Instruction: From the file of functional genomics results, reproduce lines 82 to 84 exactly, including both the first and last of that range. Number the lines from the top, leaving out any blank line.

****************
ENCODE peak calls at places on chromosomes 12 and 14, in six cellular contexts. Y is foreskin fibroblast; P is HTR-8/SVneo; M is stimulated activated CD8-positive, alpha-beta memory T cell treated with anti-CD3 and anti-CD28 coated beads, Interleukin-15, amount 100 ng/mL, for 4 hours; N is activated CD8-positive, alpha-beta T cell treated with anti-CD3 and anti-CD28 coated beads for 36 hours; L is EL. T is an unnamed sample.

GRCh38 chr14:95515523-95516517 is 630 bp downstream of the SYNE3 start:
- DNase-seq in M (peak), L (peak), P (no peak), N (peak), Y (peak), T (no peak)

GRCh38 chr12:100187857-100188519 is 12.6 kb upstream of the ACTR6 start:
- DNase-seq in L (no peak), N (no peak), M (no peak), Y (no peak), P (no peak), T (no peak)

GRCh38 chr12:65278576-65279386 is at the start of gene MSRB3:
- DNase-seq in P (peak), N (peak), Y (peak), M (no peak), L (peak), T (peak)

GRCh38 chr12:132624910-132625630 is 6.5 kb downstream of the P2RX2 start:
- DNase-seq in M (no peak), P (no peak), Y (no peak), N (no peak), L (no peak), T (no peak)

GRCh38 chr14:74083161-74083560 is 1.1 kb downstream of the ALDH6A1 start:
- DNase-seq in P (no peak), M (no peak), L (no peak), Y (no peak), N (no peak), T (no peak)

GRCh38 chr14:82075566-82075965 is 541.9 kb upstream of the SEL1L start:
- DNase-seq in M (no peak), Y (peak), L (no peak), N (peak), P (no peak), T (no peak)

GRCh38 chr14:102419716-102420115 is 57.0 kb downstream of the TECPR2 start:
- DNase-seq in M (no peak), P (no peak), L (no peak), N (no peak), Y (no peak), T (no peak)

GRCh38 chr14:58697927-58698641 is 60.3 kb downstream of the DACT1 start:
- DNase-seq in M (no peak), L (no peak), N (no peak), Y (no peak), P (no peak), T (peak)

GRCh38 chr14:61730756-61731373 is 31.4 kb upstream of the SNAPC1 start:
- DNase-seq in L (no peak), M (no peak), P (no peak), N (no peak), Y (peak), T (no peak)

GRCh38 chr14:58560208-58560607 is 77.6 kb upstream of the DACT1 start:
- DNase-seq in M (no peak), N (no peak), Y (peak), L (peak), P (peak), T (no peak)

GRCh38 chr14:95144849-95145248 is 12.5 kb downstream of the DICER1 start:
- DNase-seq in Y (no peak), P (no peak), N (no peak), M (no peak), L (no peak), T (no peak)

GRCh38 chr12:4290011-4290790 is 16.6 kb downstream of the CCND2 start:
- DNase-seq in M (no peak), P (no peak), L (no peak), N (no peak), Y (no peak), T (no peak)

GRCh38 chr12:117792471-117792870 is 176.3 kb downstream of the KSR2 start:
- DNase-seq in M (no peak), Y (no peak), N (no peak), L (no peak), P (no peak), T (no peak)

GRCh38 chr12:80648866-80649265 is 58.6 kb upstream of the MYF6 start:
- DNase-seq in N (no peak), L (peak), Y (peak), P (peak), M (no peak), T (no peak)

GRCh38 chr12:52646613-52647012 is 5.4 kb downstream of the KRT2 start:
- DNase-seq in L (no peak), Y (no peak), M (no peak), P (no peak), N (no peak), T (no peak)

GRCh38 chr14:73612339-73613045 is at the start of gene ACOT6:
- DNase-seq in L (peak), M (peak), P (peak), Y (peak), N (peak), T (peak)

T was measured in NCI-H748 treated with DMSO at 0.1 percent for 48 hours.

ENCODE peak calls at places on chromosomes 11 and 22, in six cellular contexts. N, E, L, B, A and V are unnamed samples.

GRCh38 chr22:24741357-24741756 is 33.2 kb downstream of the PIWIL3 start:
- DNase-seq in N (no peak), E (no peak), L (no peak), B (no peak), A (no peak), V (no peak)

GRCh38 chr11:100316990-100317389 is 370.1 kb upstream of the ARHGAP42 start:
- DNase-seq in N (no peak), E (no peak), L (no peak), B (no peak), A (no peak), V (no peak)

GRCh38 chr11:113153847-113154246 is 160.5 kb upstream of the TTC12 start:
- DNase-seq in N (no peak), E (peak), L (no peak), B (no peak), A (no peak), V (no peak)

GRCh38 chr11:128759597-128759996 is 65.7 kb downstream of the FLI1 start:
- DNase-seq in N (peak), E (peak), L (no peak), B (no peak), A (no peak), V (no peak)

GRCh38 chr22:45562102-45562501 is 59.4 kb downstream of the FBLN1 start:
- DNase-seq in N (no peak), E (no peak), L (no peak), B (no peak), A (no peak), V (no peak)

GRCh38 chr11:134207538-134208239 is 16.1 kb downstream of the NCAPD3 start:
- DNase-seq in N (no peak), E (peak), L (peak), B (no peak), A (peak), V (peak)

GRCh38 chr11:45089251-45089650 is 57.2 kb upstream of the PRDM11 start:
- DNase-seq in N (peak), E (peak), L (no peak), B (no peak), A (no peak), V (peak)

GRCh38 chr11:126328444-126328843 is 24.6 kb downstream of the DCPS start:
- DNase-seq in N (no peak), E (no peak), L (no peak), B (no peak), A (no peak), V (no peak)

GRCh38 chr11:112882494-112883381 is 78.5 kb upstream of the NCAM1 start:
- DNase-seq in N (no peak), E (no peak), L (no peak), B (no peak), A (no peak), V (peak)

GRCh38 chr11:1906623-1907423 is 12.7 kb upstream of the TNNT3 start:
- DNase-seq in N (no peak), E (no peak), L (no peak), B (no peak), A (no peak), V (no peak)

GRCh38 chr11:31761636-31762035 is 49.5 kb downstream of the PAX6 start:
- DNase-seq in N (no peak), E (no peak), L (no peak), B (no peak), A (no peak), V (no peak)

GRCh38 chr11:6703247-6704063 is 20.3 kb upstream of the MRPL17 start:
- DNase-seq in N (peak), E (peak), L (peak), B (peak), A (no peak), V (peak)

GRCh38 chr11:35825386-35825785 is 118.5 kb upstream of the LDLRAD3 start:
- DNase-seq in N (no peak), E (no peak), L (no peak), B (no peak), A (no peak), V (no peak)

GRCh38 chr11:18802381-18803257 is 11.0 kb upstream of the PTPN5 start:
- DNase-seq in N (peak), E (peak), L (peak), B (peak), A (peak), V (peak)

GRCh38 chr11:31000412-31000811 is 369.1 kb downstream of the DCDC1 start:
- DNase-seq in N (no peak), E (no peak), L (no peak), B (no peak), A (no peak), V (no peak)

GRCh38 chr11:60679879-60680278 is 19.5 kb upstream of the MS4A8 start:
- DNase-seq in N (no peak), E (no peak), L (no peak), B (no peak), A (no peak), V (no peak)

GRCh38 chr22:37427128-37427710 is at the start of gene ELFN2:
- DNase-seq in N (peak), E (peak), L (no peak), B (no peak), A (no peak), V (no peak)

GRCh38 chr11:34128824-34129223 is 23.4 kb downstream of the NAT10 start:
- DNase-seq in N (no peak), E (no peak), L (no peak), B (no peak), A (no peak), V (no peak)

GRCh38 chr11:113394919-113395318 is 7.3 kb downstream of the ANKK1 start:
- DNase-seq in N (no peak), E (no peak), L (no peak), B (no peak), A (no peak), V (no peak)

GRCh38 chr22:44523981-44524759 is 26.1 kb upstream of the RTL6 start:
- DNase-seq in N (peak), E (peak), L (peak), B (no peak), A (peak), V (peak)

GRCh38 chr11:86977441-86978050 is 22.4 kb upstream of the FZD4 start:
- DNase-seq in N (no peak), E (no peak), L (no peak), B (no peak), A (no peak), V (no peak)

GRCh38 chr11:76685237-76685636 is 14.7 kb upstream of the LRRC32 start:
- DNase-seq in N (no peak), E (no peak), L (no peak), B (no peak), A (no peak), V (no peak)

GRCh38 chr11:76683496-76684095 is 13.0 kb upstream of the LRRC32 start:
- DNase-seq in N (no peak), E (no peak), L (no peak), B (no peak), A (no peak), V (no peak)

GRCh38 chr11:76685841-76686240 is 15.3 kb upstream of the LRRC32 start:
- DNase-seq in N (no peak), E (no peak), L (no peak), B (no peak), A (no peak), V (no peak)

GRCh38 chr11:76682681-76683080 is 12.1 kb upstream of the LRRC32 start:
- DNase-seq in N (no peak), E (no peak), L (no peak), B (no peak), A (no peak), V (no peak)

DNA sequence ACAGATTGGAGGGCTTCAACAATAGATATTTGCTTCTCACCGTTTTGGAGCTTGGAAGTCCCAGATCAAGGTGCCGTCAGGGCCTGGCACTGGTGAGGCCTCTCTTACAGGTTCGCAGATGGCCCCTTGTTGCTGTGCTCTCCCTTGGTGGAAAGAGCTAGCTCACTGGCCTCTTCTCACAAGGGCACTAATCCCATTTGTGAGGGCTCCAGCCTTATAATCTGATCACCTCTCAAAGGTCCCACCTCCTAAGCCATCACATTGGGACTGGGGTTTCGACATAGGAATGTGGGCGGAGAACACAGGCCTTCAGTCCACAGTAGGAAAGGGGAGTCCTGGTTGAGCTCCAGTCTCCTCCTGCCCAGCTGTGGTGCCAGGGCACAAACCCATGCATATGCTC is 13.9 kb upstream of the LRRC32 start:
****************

GRCh38 chr11:76685841-76686240 is 15.3 kb upstream of the LRRC32 start:
- DNase-seq in N (no peak), E (no peak), L (no peak), B (no peak), A (no peak), V (no peak)

GRCh38 chr11:76682681-76683080 is 12.1 kb upstream of the LRRC32 start: